As the bulls roared around a narrow street corner, Chris Dennehy felt the adrenaline surge through his body. Like everyone else on the streets of Pamploma that day, he had dressed in white, and, for effect, tied a red scarf around his neck. “We were running, and suddenly I looked back and saw an ocean of white part and the bulls run by. I've got photos that show me in the same frame as a bull.” He was that close, he says, “but I was never in danger.”
Dennehy's trip to Spain to fulfill his dream of running with the bulls — for his bachelor party, no less — came true with the help of an unlikely partner — his employer, Minneapolis-based advertising agency Fallon Worldwide. Part employee-matched benefit program and part incentive program to retain talented employees, Dream Catchers lets employees stash away as much money through payroll deductions as they desire, with Fallon matching up to $2,500 over three years. Then they're free to take the cash and two weeks of paid vacation time to do whatever they choose.
“To take three weeks off for my wedding and then say, ‘I'm going to take another week for Spain’ — most companies would say no to that,” says Dennehy. “But they gave me the money, $1,000, and two weeks' paid vacation.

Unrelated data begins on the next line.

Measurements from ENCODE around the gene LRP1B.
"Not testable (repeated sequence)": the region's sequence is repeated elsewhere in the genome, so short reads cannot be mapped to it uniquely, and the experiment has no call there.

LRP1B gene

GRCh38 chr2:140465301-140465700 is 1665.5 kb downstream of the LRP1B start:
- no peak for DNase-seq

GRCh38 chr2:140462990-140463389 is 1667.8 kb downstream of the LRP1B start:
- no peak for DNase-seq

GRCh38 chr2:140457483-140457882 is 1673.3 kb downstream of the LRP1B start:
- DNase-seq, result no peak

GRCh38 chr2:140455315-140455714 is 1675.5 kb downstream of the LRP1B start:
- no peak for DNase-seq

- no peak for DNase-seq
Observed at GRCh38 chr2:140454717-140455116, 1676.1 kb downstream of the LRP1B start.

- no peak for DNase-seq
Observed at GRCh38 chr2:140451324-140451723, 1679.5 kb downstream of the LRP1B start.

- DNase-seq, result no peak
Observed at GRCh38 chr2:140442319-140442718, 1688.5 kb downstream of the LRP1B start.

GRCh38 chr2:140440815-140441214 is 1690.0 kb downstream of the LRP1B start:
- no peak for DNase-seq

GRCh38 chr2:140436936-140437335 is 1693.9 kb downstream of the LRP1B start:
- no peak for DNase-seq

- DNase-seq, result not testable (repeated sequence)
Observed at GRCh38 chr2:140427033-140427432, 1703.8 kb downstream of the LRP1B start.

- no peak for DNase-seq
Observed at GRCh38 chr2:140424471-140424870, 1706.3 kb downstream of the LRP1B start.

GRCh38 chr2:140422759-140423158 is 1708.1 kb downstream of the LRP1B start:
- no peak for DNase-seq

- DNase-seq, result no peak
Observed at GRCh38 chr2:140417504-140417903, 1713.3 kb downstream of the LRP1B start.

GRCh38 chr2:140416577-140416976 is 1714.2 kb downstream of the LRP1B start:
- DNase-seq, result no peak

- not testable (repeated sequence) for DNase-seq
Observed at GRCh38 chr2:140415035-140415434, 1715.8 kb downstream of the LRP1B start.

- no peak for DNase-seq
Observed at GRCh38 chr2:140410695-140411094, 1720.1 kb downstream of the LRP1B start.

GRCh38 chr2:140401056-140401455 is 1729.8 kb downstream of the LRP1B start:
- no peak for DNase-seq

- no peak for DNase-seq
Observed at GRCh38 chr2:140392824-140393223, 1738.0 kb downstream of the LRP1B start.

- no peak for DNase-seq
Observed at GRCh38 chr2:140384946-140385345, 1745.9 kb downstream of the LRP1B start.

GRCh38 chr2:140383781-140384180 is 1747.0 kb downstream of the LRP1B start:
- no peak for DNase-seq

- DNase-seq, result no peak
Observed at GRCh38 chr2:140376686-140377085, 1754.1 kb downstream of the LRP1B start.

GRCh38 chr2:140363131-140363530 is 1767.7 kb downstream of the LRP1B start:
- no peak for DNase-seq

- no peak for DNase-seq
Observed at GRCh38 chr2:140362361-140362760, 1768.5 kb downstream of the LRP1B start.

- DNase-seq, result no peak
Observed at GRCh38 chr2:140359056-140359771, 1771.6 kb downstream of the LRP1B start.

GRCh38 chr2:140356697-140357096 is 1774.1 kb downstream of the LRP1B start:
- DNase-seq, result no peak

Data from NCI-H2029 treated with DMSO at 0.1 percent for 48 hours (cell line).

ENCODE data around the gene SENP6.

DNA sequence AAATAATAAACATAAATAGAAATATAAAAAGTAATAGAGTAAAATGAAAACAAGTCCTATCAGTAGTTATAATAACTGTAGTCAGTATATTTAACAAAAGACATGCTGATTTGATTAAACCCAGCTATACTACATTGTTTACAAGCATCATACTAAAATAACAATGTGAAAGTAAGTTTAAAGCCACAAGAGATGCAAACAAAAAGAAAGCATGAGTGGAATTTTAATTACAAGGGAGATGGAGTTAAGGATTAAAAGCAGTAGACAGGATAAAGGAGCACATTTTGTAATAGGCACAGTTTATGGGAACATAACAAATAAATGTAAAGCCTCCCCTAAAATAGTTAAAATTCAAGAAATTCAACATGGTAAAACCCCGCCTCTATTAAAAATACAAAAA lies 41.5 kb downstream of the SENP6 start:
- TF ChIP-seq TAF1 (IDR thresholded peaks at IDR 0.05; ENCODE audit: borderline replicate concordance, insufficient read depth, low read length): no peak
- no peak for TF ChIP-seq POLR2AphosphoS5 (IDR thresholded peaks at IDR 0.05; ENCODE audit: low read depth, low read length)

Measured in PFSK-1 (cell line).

“It just reinforced my opinion of the company,” he adds. “Because even when you have a bad day or bad week at Fallon, no matter how bad it is, none of my friends' companies can compete.”
Just Do It
When the folks at Fallon talk about the wildest dreams they have brought to life this past year, Dennehy's is always the first mentioned. But there are many others: the husband and wife who took a motorcycle trip across Europe; the woman who took flamenco classes, and even a woman who chose to take two months off to clean out her closets and hang out with her children.
Dream Catchers got its start two years ago when John King, a 27-year-old media supervisor, got the idea while he was running and listening to Jackson Browne's “The Pretender.”
“The lyrics tell a sad story about a guy who was a fraud,” King says. “It's a horrible song for running. It's just sad; it's not what I want to happen to me. I thought, ‘What is important? What is the thing I have to do?’”
He decided that he wanted to write a novel about people who quit their jobs and start a company that helps others to reach their dreams. But as friends read his work in progress or talked to him about it, they often asked, “Why couldn't this happen in real life?”
Why couldn't it?
So King created Dream Catchers, which he formally proposed at an agency meeting in November 2000. Enrollment began 90 days later. Almost 50 percent of Fallon's 400 employees have since signed up for the program.
King has several favorites among the dreams that have already been completed.
“One guy made a movie,” he says. “A single mom went to Amsterdam to see the Van Gogh Museum. One woman went to Nantucket and literally did nothing. Her dream was to get The New York Times in the afternoon and read it at the beach. Another woman got all the materials for a black-and-white photography studio for her home.”